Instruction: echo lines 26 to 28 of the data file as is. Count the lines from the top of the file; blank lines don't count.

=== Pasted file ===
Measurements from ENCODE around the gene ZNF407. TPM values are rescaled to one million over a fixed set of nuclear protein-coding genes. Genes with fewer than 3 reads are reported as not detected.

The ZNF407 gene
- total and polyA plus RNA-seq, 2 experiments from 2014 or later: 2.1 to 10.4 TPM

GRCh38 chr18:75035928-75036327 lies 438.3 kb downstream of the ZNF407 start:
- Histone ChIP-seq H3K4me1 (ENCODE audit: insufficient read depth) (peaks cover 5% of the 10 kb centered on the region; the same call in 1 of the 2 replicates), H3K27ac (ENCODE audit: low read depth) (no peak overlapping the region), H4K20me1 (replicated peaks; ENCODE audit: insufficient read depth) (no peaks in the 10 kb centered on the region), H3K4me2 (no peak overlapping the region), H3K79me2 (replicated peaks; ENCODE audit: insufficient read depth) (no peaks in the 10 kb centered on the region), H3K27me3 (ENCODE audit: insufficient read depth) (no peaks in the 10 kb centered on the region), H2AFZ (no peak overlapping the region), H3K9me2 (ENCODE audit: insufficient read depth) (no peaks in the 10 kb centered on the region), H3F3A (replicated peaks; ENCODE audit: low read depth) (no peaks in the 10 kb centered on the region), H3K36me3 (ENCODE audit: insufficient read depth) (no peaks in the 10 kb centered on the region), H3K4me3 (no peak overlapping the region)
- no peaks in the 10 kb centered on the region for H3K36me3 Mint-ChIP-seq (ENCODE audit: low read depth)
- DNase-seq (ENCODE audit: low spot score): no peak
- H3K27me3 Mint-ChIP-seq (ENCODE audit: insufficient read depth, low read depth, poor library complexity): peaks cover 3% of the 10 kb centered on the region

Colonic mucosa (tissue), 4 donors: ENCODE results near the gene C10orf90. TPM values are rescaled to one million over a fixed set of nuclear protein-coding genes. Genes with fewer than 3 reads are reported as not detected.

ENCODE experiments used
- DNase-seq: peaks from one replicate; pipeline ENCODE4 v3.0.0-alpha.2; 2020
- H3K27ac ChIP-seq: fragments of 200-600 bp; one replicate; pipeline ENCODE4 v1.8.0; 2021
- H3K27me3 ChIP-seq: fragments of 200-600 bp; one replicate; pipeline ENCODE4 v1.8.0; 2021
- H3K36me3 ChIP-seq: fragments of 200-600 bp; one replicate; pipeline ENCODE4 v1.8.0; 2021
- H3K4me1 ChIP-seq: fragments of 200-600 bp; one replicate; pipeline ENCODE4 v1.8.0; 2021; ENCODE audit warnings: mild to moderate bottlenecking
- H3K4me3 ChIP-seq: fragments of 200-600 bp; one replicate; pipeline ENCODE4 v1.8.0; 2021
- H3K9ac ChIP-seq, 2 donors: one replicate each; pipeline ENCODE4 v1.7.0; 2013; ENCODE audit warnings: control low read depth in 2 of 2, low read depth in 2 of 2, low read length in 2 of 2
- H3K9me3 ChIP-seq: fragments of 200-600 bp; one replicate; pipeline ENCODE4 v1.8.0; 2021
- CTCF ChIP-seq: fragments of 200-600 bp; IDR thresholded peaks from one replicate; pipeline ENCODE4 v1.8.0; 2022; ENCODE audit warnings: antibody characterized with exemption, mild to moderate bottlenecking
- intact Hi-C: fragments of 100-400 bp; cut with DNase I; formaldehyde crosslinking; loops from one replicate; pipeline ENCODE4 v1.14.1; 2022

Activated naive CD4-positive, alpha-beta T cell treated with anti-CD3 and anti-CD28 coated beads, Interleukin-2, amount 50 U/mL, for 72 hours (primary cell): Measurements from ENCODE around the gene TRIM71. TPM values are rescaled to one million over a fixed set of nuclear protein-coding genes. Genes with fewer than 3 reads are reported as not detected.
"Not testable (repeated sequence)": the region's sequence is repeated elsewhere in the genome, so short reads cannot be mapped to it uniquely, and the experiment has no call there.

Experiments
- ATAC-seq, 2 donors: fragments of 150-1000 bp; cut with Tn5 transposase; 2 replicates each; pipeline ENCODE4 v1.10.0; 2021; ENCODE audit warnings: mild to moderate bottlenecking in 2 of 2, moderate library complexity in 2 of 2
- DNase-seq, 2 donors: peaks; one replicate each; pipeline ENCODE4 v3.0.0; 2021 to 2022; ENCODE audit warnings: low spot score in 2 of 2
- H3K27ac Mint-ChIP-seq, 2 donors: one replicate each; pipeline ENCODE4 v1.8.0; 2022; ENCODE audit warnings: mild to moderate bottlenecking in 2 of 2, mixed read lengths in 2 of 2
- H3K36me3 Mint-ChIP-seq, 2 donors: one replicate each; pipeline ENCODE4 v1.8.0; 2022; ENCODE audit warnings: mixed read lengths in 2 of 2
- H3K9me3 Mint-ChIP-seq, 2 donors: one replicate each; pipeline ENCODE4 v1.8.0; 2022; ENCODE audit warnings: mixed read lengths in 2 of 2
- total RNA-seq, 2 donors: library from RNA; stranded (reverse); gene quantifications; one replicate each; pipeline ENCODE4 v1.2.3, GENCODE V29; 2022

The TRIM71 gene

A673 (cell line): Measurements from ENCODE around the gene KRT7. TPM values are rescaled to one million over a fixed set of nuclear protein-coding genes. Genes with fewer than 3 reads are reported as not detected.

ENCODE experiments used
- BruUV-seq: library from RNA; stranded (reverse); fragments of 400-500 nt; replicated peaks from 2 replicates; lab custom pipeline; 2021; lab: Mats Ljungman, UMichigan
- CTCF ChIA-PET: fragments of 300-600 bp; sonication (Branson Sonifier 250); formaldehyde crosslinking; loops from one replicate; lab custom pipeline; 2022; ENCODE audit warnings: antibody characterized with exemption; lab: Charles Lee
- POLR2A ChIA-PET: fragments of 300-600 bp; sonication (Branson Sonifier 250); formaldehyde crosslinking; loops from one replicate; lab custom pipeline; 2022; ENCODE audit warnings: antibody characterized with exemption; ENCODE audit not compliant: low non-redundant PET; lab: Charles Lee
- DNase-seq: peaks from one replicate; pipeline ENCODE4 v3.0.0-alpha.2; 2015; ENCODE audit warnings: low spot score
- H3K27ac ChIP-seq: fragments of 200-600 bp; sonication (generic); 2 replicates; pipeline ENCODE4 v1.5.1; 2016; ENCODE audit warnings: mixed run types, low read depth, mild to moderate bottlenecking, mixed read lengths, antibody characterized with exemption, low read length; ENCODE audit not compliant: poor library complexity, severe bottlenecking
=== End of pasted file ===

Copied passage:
- H3K27ac Mint-ChIP-seq, 2 donors: one replicate each; pipeline ENCODE4 v1.8.0; 2022; ENCODE audit warnings: mild to moderate bottlenecking in 2 of 2, mixed read lengths in 2 of 2
- H3K36me3 Mint-ChIP-seq, 2 donors: one replicate each; pipeline ENCODE4 v1.8.0; 2022; ENCODE audit warnings: mixed read lengths in 2 of 2
- H3K9me3 Mint-ChIP-seq, 2 donors: one replicate each; pipeline ENCODE4 v1.8.0; 2022; ENCODE audit warnings: mixed read lengths in 2 of 2